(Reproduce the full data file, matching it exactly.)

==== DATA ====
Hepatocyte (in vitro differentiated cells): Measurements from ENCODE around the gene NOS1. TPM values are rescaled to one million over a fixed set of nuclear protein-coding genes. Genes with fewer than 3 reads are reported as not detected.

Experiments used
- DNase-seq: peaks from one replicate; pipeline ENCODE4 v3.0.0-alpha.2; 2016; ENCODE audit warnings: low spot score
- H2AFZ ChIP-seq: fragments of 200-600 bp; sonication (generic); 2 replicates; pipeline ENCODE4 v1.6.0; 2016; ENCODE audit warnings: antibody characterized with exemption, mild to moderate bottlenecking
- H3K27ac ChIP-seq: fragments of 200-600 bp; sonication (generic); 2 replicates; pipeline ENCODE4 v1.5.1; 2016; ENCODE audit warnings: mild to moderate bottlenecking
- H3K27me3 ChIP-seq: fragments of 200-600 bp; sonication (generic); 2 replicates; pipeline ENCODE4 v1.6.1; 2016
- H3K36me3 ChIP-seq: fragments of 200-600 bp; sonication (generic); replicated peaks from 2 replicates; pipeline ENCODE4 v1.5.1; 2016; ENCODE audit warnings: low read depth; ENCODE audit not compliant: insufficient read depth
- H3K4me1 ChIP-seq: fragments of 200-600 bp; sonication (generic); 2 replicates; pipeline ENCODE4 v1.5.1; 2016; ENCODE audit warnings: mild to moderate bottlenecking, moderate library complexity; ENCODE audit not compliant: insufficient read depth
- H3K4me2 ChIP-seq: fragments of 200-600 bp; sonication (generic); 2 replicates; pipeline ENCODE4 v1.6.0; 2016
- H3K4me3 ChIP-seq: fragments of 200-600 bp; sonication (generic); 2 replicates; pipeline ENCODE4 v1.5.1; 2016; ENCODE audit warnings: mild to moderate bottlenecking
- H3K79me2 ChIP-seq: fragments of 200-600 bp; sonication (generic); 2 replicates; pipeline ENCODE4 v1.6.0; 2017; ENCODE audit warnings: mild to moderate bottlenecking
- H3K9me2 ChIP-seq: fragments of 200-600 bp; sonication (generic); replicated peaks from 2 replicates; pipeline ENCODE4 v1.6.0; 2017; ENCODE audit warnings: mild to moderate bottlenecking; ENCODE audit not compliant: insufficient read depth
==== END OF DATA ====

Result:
Hepatocyte (in vitro differentiated cells): Measurements from ENCODE around the gene NOS1. TPM values are rescaled to one million over a fixed set of nuclear protein-coding genes. Genes with fewer than 3 reads are reported as not detected.

Experiments used
- DNase-seq: peaks from one replicate; pipeline ENCODE4 v3.0.0-alpha.2; 2016; ENCODE audit warnings: low spot score
- H2AFZ ChIP-seq: fragments of 200-600 bp; sonication (generic); 2 replicates; pipeline ENCODE4 v1.6.0; 2016; ENCODE audit warnings: antibody characterized with exemption, mild to moderate bottlenecking
- H3K27ac ChIP-seq: fragments of 200-600 bp; sonication (generic); 2 replicates; pipeline ENCODE4 v1.5.1; 2016; ENCODE audit warnings: mild to moderate bottlenecking
- H3K27me3 ChIP-seq: fragments of 200-600 bp; sonication (generic); 2 replicates; pipeline ENCODE4 v1.6.1; 2016
- H3K36me3 ChIP-seq: fragments of 200-600 bp; sonication (generic); replicated peaks from 2 replicates; pipeline ENCODE4 v1.5.1; 2016; ENCODE audit warnings: low read depth; ENCODE audit not compliant: insufficient read depth
- H3K4me1 ChIP-seq: fragments of 200-600 bp; sonication (generic); 2 replicates; pipeline ENCODE4 v1.5.1; 2016; ENCODE audit warnings: mild to moderate bottlenecking, moderate library complexity; ENCODE audit not compliant: insufficient read depth
- H3K4me2 ChIP-seq: fragments of 200-600 bp; sonication (generic); 2 replicates; pipeline ENCODE4 v1.6.0; 2016
- H3K4me3 ChIP-seq: fragments of 200-600 bp; sonication (generic); 2 replicates; pipeline ENCODE4 v1.5.1; 2016; ENCODE audit warnings: mild to moderate bottlenecking
- H3K79me2 ChIP-seq: fragments of 200-600 bp; sonication (generic); 2 replicates; pipeline ENCODE4 v1.6.0; 2017; ENCODE audit warnings: mild to moderate bottlenecking
- H3K9me2 ChIP-seq: fragments of 200-600 bp; sonication (generic); replicated peaks from 2 replicates; pipeline ENCODE4 v1.6.0; 2017; ENCODE audit warnings: mild to moderate bottlenecking; ENCODE audit not compliant: insufficient read depth